“This is about you not lying to yourself,” Keenan explained, adding that he likens the changes to an iceberg. “The physical changes are the top of the iceberg. The bottom half is the mental change. You get stronger. That’s the biggest outcome. You can’t make excuses. I had a choice: I could settle for average, which goes against my core value. Or I could make massive changes.”
To become the best version of yourself, he added, you also have to surround yourself with the right people. Networking at industry events is a good start.
“You’re Better Because You’re Here”
Vega said there’s always new information to absorb in trainings, and he’s especially interested in business management courses. One of his favorites in Orlando was “Switching Gears From Spinning Wheels,” presented by Salim Kassouf of Boston Federal Financial.
For his part, Vega is trying to stay positive. He also recently attended the MSC training in Arizona, and said he learned a lot that he’ll be implementing at work. In the class, he said, the boiling point of water was used as an example: “It will get to 211 degrees, but it isn’t boiling until 212 degrees. [What this means is] a little extra of whatever you do will make a difference, even if you don’t see it right away,” he explained. “Making that extra effort will make me more confident in whatever I do.”
At the end of one of his education sessions in Orlando, sales trainer Vincent DeStefano said, “You are better because you’re here.” He went on to say that he studied philosophy in college. “The more I studied, the more I saw how little I know.” Attending trainings and pursuing education, he said, is about recognizing your own deficiencies.
DeStefano remembered the beginnings of KnowledgeFest over 25 years ago, adding that retailers got together to share problems and possible solutions. “They solved those problems collectively, and it’s developed into this event,” he said, going on to encourage attendees to support the Mobile Electronics Association—and especially the vendors exhibiting on the show floor.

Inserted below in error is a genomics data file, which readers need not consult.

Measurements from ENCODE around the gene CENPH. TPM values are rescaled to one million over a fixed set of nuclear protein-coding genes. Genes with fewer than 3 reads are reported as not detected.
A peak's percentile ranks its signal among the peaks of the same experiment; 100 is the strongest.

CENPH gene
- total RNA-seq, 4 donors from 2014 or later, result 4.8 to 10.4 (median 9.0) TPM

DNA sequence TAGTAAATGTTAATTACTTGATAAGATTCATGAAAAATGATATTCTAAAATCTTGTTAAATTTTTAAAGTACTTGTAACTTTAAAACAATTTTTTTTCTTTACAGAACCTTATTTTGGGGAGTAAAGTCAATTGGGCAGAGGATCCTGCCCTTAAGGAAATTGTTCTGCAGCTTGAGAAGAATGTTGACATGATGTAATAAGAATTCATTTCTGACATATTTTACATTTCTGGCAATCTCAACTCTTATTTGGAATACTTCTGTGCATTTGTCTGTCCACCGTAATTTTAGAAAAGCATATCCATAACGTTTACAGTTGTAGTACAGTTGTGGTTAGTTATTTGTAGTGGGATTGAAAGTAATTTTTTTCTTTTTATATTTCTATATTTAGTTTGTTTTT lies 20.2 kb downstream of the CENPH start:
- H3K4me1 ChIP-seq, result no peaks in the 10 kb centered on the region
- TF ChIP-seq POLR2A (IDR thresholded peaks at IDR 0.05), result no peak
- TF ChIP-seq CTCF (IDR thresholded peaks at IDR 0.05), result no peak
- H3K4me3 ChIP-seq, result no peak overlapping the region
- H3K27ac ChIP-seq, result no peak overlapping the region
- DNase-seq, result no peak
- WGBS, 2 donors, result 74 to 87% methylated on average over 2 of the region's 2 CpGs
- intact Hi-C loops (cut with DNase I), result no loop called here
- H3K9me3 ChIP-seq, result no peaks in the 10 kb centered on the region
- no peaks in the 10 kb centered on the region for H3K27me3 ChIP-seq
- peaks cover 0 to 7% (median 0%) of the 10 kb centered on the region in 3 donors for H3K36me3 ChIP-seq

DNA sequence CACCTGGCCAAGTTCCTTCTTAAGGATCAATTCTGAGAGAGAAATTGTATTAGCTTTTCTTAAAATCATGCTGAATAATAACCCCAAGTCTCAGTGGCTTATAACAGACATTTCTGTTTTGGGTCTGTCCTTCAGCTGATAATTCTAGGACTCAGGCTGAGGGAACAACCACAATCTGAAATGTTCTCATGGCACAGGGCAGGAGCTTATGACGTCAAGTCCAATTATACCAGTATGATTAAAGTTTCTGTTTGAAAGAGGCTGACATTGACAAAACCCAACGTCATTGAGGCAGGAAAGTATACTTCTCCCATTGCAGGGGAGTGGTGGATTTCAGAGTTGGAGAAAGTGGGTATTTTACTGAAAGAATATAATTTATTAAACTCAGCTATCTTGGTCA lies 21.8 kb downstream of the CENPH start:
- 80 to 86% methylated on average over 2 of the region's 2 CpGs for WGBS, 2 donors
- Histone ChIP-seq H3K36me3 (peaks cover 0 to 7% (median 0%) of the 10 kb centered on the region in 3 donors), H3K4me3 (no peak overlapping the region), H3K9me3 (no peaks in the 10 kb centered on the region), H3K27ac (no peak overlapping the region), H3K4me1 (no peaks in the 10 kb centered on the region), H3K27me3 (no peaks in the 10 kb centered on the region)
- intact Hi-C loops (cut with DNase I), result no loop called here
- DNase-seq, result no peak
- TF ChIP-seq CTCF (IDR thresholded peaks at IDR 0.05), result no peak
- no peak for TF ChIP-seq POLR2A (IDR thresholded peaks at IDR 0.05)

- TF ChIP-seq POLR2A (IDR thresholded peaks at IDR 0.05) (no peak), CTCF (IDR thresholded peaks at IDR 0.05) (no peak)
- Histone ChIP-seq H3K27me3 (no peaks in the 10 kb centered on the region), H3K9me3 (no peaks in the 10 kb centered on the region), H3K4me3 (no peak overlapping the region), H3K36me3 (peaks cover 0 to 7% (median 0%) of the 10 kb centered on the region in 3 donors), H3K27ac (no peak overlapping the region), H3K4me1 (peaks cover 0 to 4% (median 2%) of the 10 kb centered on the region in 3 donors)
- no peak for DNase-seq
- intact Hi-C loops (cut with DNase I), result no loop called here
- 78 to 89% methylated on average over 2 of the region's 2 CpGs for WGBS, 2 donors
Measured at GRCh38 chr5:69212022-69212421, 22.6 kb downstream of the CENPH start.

Sony Announces the Return of Mobile ES
On Friday at the show, Sony Car Audio hosted a lunch and press announcement to unveil the next Mobile ES product. Chris Cook, president of MEA, introduced the Sony team, and Rick Kojan provided the historical backdrop of the iconic line. [Read this month’s Learning From Leaders, which features his career with Sony.]
Kojan noted that isn’t easy to reinvent a legendary brand, but with Mobile ES— which stands for Elevated Standard—the goal is to make it better than ever, according to the team. This past May fifth, Sony announced five new Mobile ES speaker SKUs.
Kojan then introduced Kris Bulla, Sony’s national product trainer, who showed off the newest product in the Mobile ES line: The XAV-9500ES. The head unit boasts wireless capability for Apple CarPlay and Android Auto, iDatalink Maestro and two customizable backgrounds. The Sony team invited attendees to visit the booth on the show floor and enjoy a product demonstration in the Lexus NX.
“This has legacy in the industry. Even people who haven’t been in the industry long enough to have sold it, have heard about it,” Bulla said. “That’s why it’s back, and we have indeed elevated the standard.”
Anthony Tozzi of Sony Car Audio stated the head unit should be coming out in November, with more products on the way from Mobile ES.